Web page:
Wat Phra Dhammakaya

Wat Phra Dhammakaya (Thai: วัดพระธรรมกายRTGS: Wat Phra ThammakaiIPA: [wát pʰráʔ tʰam.má.kaːj]) is a Buddhist temple (wat) in Khlong Luang District, in the Pathum Thani Province north of Bangkok, Thailand. It was founded in 1970 by the maechi (nun) Chandra Khonnokyoong and Luang Por Dhammajayo. It is the best-known and the fastest growing temple of the Dhammakaya Tradition. This tradition, teaching Dhammakaya meditation (Vijja Dhammakaya), was started by the teacher Luang Pu Sodh Candasaro in the early-20th century.

Wat Phra Dhammakaya is one of the temples that emerged from this tradition and is part of the Mahanikaya fraternity. The temple is legally represented by the Dhammakaya Foundation. It aims to adapt its traditional Buddhist values in modern society. It deploys modern technology, marketing methods and interprets Buddhist doctrines in ways that have led to controversy and a government crackdown. The temple plays a leading role in Thai Buddhism with theologian Edward Irons describing it as “the face of modern Thai Buddhism”.

Initially, the temple was founded as a meditation center, after Maechi Chandra and the just ordained monk Luang Por Dhammajayo could no longer accommodate the rising number of participants in activities at Wat Paknam Bhasicharoen. The center became an official temple in 1977. The temple grew exponentially during the 1980s, when the temple’s programs became widely known among the urban middle class. Wat Phra Dhammakaya expanded its area and the building of a huge stupa (pagoda) was started.

During the period of the 1997 Asian financial crisis, the temple was subject to widespread criticism for its fundraising methods and teachings, as Luang Por Dhammajayo was charged with embezzlement and removed from his office as abbot. In 2006, the charges were withdrawn and he was restored as abbot. The temple grew further and became known for its many projects in education, promotion of ethics, and scholarship. The temple also became accepted as part of the mainstream Thai Sangha (monastic community).

During the 2014 military junta, the abbot and the temple were put under scrutiny again and Luang Por Dhammajayo was accused of receiving stolen money from a supporter and money-laundering. The temple has been referred to as the only influential organization in Thailand that has yet to be subdued by the ruling junta, which has shut down most opposition since taking power. The judicial processes against the abbot and the temple since the 1990s have led to much debate regarding the procedures and role of the state towards religion, a debate that has intensified during the 2017 lockdown of the temple by the junta. As of 2017, the whereabouts of Luang Por Dhammajayo was still unknown, and in 2018, Phrakhru Sangharak Rangsarit was designated as the official abbot.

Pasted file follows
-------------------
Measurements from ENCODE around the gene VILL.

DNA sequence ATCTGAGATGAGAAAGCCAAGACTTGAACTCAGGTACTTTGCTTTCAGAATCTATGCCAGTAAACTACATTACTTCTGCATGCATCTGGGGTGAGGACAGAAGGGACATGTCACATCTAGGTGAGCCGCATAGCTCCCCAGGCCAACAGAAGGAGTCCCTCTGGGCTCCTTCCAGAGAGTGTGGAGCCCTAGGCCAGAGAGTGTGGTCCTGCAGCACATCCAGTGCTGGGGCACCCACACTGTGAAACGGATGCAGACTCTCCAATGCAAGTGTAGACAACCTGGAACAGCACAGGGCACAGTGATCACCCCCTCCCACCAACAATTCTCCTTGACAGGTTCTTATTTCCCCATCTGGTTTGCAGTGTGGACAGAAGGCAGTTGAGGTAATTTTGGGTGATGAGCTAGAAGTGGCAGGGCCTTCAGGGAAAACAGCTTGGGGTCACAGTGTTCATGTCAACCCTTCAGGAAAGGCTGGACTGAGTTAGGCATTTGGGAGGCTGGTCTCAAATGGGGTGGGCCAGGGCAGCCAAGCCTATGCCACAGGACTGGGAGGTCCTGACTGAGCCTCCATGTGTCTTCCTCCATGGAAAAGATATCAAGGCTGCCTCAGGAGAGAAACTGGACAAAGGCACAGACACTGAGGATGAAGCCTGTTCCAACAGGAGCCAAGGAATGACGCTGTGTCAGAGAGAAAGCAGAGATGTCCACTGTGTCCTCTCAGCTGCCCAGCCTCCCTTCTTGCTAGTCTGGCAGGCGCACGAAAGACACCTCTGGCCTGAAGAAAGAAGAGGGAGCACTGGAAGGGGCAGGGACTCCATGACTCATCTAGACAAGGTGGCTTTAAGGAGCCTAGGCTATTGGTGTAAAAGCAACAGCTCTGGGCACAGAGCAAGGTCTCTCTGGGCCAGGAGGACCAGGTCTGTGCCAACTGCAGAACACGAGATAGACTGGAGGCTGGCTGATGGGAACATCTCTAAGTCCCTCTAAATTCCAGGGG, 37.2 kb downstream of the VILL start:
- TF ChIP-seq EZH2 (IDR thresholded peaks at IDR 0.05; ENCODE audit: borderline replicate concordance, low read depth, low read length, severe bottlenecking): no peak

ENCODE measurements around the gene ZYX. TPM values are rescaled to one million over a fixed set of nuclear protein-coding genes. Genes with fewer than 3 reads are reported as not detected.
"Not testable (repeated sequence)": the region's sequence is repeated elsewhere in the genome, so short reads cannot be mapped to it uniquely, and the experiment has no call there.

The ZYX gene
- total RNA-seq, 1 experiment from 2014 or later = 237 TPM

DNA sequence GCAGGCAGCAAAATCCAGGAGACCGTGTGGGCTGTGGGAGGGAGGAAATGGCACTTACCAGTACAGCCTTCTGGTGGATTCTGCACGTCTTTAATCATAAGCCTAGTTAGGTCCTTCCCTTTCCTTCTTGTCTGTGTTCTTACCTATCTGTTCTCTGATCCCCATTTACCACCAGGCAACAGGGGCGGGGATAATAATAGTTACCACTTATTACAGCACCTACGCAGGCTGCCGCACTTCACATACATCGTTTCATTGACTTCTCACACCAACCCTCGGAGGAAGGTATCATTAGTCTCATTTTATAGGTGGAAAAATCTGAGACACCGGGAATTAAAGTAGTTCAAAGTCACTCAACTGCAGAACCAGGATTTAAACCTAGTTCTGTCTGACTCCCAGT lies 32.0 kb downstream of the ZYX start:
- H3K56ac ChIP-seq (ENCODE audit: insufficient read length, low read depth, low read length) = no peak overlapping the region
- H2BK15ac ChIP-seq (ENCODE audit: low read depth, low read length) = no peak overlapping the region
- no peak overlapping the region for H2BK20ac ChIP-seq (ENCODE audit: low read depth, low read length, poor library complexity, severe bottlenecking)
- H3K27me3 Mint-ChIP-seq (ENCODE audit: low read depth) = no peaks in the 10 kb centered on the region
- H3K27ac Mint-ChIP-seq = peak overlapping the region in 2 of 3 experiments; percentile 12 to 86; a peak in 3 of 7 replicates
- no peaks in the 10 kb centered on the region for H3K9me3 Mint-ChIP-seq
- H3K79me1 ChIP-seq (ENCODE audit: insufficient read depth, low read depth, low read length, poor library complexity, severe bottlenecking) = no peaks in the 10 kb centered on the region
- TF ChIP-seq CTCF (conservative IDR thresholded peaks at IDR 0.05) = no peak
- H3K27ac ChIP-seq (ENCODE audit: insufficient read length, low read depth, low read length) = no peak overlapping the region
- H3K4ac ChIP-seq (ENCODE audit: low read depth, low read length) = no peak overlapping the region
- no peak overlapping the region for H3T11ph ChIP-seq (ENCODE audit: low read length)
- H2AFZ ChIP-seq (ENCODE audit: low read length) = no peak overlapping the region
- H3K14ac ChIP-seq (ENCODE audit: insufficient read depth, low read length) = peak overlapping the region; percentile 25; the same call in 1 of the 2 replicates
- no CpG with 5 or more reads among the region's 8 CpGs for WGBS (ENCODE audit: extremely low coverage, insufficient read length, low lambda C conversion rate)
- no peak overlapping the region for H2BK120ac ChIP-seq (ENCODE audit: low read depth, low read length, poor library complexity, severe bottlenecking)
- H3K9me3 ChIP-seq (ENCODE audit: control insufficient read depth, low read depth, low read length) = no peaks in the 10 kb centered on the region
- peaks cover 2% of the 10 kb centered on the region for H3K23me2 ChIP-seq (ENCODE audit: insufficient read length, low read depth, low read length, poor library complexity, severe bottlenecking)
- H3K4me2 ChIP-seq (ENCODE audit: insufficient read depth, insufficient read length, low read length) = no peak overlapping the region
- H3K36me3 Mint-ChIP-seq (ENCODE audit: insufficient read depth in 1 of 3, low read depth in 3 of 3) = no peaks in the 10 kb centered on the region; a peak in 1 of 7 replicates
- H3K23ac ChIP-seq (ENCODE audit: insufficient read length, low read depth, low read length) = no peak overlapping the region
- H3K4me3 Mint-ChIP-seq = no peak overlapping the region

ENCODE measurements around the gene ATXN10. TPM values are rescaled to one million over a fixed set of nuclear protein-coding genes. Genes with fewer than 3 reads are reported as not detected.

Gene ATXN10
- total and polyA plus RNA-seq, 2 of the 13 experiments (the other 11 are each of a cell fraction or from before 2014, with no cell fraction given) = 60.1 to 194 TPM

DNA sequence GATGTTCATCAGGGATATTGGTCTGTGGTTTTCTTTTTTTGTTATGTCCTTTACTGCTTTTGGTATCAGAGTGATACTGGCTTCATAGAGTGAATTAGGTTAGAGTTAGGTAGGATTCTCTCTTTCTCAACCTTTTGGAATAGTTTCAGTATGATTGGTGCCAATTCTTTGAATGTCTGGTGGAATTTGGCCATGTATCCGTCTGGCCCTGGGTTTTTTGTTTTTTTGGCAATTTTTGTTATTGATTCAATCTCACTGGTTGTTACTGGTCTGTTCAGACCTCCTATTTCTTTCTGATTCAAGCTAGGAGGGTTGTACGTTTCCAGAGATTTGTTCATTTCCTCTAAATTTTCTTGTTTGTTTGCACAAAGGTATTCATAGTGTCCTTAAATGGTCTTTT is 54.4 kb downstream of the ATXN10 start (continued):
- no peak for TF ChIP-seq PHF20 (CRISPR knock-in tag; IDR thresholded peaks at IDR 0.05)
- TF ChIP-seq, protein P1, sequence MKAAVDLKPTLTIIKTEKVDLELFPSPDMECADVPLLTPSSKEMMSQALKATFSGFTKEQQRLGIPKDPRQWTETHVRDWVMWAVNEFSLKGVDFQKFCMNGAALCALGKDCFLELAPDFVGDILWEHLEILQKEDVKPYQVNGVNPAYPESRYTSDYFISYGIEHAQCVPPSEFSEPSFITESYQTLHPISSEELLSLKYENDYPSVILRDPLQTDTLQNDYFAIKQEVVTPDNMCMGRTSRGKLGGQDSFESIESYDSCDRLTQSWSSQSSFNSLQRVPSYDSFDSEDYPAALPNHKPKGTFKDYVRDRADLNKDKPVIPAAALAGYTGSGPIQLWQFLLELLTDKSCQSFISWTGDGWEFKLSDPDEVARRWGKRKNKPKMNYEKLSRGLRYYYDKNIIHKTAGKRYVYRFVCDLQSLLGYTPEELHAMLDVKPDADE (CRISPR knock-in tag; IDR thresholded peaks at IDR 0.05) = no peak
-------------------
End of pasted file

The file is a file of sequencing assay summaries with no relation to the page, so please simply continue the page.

Wat Phra Dhammakaya emphasizes a culture of making merit through doing good deeds and meditation, as well as an ethical outlook on life. The temple promotes a community of kalyanamittas (‘good friends’) to achieve its vision. In its beginnings, the temple emphasized mostly the teaching of meditation, then later emphasized fundraising more.

Finally, the temple broadened its activities to include more engagement in society. The temple uses a satellite television station and a distance-learning university. In its large temple complex, the temple houses several monuments and memorials, and in its construction designs traditional Buddhist concepts are given modern forms. The temple aims to become a global spiritual center to help cultivate its slogan “World Peace through Inner Peace”. As of 2017, the number of followers was estimated at three million people worldwide.

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